Beautiful art and place settings are made out of both bone china and fine china, but there are differences between the two. Manufacturers define the differences by ingredients, but the differences extend beyond that.
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Fine china was first made about the 16th to 11th century BC in China, according to Travel China Guide. Bone china was made in the 1800s by Josiah Spade in Stoke-on-Trent, North Staffordshire, England, according to The Porcelain and Fine China Guide.
Fine china is another name for porcelain and is a mixture of china clay and china stone, while bone china is a precise mixture of 50 per cent bone ash, 25 per cent china clay and 25 per cent china stone.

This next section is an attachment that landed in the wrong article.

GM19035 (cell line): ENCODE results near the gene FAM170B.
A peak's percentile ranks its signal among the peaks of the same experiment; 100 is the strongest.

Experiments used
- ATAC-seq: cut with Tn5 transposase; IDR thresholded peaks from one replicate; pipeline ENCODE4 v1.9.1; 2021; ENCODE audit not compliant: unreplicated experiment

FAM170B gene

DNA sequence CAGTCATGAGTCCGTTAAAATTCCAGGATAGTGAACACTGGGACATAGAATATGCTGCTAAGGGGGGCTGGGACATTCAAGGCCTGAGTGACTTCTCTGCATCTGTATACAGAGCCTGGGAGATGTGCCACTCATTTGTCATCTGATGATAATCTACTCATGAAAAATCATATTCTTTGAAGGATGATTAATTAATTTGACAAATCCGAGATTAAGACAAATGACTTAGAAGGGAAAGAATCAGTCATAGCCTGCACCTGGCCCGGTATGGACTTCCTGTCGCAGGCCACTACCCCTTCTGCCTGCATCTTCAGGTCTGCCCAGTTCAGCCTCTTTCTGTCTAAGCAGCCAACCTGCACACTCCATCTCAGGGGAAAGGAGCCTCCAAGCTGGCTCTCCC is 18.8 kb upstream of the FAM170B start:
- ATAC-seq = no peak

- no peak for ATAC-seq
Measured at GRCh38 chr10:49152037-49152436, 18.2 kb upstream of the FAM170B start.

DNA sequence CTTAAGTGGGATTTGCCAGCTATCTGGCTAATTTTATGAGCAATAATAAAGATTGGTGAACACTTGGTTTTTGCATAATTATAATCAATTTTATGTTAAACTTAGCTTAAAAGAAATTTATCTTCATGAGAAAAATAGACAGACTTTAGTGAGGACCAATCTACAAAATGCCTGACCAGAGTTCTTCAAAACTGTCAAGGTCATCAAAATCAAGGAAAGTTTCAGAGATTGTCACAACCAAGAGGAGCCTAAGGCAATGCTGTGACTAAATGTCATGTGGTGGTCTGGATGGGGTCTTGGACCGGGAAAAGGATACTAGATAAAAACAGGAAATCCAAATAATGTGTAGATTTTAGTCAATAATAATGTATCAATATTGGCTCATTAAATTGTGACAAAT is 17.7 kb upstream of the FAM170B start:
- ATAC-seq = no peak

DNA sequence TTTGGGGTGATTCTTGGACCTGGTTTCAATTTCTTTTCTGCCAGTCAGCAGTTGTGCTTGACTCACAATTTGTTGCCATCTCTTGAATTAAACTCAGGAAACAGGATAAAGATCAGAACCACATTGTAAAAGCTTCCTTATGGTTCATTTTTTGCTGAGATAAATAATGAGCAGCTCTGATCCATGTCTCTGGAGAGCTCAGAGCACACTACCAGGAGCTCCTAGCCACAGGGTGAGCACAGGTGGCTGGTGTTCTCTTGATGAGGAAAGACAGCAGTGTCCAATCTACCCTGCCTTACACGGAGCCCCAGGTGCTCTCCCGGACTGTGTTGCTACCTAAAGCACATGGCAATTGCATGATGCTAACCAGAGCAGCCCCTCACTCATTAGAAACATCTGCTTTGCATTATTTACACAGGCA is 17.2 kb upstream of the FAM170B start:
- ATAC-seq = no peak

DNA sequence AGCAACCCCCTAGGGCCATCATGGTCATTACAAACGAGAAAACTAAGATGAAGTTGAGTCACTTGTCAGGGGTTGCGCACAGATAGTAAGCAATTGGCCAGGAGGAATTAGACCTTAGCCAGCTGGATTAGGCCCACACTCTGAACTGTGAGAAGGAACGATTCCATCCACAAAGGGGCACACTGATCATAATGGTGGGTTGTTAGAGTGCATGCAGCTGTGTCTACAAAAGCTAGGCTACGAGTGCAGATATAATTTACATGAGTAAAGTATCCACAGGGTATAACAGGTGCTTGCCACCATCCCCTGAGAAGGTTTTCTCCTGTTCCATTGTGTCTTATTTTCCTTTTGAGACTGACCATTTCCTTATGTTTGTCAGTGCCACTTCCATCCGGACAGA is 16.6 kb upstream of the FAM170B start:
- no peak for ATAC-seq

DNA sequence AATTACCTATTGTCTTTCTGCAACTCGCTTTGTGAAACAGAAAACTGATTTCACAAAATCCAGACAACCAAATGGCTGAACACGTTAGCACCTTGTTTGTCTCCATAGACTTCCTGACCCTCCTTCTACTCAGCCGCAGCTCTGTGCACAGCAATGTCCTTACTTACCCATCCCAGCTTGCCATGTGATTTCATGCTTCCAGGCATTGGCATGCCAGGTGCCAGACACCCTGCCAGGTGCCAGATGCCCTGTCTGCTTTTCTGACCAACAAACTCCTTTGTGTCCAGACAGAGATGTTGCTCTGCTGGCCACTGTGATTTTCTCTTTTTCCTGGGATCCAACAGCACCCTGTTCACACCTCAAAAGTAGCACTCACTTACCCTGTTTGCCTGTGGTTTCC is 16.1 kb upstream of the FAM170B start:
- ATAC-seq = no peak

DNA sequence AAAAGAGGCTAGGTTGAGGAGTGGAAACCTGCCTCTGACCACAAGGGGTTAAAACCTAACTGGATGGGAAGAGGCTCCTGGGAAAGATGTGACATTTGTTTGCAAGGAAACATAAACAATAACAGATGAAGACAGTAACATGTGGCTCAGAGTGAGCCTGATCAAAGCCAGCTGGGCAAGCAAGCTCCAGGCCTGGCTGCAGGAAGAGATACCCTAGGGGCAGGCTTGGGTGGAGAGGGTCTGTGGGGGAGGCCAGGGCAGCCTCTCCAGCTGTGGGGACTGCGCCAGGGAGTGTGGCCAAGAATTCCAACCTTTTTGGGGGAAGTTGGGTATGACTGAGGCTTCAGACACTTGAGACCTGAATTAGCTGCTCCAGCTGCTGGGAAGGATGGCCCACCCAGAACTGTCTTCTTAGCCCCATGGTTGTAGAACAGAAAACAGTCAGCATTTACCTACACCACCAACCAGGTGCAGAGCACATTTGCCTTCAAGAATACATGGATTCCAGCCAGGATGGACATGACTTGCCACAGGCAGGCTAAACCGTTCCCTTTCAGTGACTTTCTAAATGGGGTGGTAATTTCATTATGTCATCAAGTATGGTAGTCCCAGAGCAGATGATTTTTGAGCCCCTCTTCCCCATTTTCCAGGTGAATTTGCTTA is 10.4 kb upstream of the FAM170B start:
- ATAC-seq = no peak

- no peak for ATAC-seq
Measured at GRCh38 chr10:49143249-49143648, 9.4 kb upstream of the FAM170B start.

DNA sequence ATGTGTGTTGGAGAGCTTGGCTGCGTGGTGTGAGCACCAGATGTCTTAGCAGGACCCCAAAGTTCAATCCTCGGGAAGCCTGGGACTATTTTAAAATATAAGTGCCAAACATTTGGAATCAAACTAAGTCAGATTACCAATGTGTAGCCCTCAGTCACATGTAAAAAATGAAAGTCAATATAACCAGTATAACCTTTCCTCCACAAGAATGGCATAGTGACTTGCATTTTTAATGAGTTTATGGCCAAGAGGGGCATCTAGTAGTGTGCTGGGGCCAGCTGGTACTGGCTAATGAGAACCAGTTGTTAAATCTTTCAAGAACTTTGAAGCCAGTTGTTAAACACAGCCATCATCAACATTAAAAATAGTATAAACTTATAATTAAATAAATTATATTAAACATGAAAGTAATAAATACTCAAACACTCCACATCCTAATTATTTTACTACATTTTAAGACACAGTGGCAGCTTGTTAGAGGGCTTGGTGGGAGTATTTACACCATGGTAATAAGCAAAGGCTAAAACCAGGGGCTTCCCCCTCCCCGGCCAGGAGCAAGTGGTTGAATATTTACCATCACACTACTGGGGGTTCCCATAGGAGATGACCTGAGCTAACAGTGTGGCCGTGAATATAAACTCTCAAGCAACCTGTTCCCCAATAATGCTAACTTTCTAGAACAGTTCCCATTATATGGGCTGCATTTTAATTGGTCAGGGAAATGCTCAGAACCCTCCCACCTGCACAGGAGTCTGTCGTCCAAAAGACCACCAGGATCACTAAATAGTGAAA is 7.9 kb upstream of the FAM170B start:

Two Types of Porcelain
Soft-paste porcelain contains white clay with frit. Frit is white sand, gypsum, alum, nitre, soda and salt and is fired at a lower temperature than the hard-paste porcelain. Hard-paste porcelain is made of china clay and china stone and does not have the frit.
Never use metal hangers they can scratch or crack your piece. Do not wear gloves, as your piece could slip more easily from your grip. Don't put your earthenware in the water because you might have unglazed spots.
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